All organic disorders cast "shadows". All non-organic disorders are of the "shadows". True-believers of these "shadows" strongly regard that their statistically categorized shadows are in existence as well established "facts", even to the extreme point that they believe that the "shadow" of their "shadows" can become "Shadow Syndromes".

As the true-believers jump from one set to the other set, they often stumble. One major stumble is "PNES". Trying to duck falling prey to the one aspect of the "shadows of the shadows", PNES is sometimes relabeled PNEAs. To avoid the problems of too much loaded-baggage of contradictory knowledge from the other set, some jumpers will claim non-knowledge of the knowledge they are claiming to be utilizing while they are in mid-air making the indecisive, but otherwise economical (for themselves), jump.

Will all the shadows go to a big convention, and stick their PNEAs into their DSM-V, so no light can enter their present DSM-IV hole???

Tadzio

Re: For those who have or know about pseudoseizures

Tadzio,

This is blogworthy.  Please go to the TypePad Dashboard and use the Reblog feature.  Click the control and enter the url of your comment to which I am replying, add a few words (or not), and publish.

I think you can reblog anything you feel like.  I think the TypePad lawyers have the copyright stuff worked out, but I haven't read all of the fine print yet.

I just did it or the first time today.  It autogenerates a nice little post with the link to the comment embedded and copies in the name and text of the forum and that tricolor logo thingie.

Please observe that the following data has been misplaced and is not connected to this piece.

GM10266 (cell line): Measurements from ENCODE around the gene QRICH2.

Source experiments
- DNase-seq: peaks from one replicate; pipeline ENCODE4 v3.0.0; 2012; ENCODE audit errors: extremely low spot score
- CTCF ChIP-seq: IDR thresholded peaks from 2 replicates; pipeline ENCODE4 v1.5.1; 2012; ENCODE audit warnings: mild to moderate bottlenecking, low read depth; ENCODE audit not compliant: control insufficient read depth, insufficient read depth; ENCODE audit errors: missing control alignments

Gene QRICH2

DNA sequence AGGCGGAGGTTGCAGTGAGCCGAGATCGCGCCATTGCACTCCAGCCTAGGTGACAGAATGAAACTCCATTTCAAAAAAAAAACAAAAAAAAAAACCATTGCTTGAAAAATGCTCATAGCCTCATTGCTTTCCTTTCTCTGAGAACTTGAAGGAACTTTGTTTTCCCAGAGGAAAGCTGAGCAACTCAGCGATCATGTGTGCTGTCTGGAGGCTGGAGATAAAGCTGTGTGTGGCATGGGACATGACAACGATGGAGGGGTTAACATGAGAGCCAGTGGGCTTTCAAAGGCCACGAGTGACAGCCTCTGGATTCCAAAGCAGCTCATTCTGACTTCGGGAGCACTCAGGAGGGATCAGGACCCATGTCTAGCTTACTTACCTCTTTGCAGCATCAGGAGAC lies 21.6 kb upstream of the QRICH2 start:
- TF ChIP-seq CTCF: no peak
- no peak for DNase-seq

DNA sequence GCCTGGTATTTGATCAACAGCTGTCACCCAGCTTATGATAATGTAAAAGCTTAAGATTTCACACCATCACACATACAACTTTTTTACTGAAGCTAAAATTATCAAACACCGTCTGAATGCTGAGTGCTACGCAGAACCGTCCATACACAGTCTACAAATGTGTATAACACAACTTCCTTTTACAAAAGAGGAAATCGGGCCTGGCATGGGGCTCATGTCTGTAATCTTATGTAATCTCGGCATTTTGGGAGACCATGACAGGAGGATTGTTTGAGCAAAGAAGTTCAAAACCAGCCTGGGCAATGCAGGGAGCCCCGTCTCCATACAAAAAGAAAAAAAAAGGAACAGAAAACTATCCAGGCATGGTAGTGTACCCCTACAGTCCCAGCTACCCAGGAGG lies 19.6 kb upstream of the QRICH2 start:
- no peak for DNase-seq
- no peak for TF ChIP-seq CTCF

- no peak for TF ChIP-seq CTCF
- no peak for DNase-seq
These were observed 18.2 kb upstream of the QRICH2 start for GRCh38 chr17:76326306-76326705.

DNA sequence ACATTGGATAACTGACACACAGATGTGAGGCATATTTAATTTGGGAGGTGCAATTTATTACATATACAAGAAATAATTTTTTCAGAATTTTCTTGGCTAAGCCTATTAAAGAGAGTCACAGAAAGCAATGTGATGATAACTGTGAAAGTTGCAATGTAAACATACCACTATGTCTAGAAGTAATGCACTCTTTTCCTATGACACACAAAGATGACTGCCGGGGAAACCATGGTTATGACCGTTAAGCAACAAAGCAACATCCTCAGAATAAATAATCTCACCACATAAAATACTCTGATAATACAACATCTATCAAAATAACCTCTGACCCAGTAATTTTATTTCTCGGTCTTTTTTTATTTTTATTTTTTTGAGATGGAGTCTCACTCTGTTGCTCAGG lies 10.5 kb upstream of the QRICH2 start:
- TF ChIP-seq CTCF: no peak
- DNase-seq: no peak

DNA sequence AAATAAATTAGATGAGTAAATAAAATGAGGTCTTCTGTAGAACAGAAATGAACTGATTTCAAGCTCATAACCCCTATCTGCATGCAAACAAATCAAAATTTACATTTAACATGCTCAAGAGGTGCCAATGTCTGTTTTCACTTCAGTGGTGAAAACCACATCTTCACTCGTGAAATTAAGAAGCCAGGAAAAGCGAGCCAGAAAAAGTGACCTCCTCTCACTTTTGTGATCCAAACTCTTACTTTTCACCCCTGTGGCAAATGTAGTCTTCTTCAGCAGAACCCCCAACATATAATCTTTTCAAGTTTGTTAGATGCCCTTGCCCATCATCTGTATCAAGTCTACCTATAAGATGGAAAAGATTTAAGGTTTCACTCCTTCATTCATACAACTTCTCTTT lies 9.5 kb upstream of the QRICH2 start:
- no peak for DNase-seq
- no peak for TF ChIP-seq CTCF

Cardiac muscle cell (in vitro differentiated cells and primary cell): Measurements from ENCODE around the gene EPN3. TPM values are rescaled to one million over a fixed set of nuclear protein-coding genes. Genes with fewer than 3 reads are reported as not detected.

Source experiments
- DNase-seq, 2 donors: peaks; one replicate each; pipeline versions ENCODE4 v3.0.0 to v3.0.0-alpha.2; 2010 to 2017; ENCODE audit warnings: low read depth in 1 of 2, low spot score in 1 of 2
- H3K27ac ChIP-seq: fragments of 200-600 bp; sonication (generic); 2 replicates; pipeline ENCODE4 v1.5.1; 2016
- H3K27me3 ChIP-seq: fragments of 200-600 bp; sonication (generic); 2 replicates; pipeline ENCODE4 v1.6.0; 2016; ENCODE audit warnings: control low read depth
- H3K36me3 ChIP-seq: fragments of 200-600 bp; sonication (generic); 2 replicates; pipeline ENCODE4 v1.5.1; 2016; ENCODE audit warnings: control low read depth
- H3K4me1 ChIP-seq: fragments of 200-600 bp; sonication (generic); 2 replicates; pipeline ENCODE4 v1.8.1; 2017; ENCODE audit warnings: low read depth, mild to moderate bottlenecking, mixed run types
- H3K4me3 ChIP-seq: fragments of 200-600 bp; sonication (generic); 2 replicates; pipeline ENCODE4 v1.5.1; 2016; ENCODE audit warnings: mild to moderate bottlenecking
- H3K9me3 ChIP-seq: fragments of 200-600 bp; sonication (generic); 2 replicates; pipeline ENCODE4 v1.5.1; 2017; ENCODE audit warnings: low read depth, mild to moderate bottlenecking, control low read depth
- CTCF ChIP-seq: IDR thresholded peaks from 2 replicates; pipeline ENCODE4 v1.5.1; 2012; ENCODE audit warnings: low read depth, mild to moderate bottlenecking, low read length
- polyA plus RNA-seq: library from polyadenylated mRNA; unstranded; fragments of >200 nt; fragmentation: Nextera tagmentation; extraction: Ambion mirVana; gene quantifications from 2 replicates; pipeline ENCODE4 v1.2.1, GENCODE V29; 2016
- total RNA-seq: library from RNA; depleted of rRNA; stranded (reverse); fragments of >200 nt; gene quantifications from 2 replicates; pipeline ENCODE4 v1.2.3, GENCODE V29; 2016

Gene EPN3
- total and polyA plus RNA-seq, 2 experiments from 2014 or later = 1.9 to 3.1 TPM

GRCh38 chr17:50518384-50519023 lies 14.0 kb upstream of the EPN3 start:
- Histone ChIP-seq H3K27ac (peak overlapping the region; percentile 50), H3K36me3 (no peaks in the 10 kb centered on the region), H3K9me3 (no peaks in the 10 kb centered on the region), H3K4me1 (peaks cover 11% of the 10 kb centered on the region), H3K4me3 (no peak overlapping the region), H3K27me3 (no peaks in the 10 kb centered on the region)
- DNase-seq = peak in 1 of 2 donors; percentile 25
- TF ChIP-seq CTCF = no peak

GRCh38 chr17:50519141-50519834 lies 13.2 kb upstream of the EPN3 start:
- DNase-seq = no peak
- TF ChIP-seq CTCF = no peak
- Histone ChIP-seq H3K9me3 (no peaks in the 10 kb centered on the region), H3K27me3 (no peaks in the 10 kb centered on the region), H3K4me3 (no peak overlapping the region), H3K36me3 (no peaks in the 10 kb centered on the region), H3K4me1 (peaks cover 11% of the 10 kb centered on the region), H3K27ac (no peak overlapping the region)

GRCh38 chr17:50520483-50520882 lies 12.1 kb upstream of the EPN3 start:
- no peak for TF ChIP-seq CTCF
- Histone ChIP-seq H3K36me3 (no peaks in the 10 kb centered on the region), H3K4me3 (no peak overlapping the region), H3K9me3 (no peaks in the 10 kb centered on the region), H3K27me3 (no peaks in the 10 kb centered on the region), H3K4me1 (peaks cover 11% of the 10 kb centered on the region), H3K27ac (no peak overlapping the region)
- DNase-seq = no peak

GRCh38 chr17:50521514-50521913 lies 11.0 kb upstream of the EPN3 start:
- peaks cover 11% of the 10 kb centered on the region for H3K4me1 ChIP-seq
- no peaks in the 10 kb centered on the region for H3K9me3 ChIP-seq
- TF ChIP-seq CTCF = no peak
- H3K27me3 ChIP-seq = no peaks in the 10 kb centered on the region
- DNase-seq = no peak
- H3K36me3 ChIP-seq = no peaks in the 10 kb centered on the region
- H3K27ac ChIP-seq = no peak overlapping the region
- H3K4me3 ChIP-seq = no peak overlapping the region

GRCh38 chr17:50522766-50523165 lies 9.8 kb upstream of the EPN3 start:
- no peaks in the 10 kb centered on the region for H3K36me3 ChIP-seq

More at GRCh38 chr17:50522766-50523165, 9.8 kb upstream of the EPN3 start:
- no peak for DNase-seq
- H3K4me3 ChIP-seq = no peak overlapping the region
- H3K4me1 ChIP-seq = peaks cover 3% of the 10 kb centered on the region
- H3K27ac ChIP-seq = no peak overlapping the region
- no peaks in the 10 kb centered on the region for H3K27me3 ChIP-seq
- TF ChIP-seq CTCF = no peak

I'm gonna do some more of that.  The more often we publish, the higher the search rankings.  So post here, publish there and vicee voicie.

Baruch Hashem.  Hoshia na.

Devorah Zealot Soodak http://psychout.typepad.com/ the zealot needs help! Please read my blog. Thanks.

the new post from the zeelot

the new reblog from the zeelot

Re: For those who have or know about pseudoseizures

Hi Zealot,

It appears that fictional constructs are too accepted to maintain Popper's empirical falsification. I came across the gross abuse of the notion of "shadows" in the book "Shadow Syndromes" by Ratey and Johnson (1997). The book claims biology, but it is more than lost in Aristophanes' "The Clouds". They can't get either end to study anything real. The shadows of moving objects "displaying" the "Invisibility of the Lorentz Contraction" (James Terrell, Physical Review, Volume 116, Number 4, November 15, 1959, pages 1041-1045; http://www.guspepper.net/electro/Segundo%20semestre/Seminarios/Funez.pdf ), strangely violates something with the possible shadows. With all sets of laws of shadows being subjected to being violated, is there any valid and objective "science" involving shadows?

The "directional flow of heat" involving thermodynamics gives another sharp blow to the DSM's radiating "cold" to the shadows. Then the very basics are immediately trammpled, as critics have repeatedly cited to no avail: "First, you must appreciate that the notion of mental disorder is what social scientists call a construct. Constructs are abstract concepts of something that is not real in the physical sense that a spoon or motorcycle or cat can be seen and touched. ... Mental illness is a construct. ... The category itself is an invention, a creation. It may be a good and useful invention, or it may be a confusing one. DSM is a compendium of constructs. And like a large and popular mutual fund, DSM's holdings are constantly changing as the managers' estimates and beliefs about the value of those holdings change." From "Making Us Crazy", by Kutchins and Kirk (1997), pages 22-23.
http://books.google.com/books?id=qO1_eDb3viIC&printsec=frontcover&dq=mak...

Then, with "Shadow Magic", every single one of our "Quirks, Oddies May Be Illnesses"